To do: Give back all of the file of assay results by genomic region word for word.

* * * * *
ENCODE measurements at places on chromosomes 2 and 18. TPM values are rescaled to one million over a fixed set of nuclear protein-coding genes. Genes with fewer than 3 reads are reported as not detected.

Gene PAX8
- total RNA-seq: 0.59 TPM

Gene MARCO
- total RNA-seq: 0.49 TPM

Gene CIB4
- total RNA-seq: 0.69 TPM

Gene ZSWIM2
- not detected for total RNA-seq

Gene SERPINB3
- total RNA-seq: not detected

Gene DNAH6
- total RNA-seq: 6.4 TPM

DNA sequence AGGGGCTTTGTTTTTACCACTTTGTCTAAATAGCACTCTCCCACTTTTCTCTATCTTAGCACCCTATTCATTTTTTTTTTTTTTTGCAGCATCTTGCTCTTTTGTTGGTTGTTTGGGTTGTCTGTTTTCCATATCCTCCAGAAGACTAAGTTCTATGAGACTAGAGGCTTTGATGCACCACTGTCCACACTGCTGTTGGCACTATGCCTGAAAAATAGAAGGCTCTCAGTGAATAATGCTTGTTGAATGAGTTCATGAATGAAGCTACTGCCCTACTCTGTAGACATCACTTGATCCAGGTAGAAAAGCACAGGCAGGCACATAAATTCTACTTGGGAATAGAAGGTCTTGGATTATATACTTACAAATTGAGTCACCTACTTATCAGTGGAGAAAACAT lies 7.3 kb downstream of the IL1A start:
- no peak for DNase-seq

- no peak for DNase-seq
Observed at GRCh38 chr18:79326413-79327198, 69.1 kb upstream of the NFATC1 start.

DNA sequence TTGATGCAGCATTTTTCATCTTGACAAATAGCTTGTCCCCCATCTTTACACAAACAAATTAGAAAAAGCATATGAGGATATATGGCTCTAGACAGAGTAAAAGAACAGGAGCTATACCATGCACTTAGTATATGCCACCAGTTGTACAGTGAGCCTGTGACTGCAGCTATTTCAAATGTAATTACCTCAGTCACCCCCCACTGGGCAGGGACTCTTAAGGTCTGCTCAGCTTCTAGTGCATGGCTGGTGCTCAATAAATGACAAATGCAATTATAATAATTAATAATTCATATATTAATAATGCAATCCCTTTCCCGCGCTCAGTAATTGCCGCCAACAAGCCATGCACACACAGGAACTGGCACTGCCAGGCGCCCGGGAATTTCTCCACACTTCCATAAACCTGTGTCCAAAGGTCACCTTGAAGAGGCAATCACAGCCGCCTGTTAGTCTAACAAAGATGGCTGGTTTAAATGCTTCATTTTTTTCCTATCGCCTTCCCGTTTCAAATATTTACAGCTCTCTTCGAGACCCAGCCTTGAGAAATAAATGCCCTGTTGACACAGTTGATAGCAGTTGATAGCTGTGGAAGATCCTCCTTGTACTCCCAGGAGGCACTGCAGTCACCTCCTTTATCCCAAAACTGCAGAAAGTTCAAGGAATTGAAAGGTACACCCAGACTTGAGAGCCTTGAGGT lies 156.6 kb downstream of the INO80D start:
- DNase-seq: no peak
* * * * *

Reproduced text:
ENCODE measurements at places on chromosomes 2 and 18. TPM values are rescaled to one million over a fixed set of nuclear protein-coding genes. Genes with fewer than 3 reads are reported as not detected.

Gene PAX8
- total RNA-seq: 0.59 TPM

Gene MARCO
- total RNA-seq: 0.49 TPM

Gene CIB4
- total RNA-seq: 0.69 TPM

Gene ZSWIM2
- not detected for total RNA-seq

Gene SERPINB3
- total RNA-seq: not detected

Gene DNAH6
- total RNA-seq: 6.4 TPM

DNA sequence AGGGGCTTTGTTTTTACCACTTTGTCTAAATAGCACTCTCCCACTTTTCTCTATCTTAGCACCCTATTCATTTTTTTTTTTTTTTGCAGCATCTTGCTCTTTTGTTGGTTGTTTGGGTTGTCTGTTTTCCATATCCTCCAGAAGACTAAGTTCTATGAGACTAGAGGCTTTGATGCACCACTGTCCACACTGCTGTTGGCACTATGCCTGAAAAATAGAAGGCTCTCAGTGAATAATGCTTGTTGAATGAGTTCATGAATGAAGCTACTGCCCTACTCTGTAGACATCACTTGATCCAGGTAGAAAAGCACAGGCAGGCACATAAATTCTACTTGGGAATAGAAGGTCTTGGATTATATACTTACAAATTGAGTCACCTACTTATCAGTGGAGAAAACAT lies 7.3 kb downstream of the IL1A start:
- no peak for DNase-seq

- no peak for DNase-seq
Observed at GRCh38 chr18:79326413-79327198, 69.1 kb upstream of the NFATC1 start.

DNA sequence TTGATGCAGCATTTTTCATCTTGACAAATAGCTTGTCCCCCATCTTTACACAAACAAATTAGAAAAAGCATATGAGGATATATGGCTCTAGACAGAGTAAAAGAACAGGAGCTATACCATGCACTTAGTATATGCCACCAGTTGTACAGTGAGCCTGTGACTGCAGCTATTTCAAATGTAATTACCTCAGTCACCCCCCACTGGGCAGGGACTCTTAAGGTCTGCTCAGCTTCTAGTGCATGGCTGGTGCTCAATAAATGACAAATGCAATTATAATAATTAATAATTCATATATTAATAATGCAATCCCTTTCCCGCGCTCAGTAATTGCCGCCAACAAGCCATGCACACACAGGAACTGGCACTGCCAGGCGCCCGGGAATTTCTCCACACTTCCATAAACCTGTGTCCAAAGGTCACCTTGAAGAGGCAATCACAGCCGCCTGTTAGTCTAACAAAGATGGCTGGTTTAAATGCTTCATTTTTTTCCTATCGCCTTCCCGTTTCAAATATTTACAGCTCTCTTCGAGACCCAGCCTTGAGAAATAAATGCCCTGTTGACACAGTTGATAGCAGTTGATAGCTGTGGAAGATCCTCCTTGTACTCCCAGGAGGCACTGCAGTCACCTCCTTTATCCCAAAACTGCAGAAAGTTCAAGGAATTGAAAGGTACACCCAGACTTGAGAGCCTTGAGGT lies 156.6 kb downstream of the INO80D start:
- DNase-seq: no peak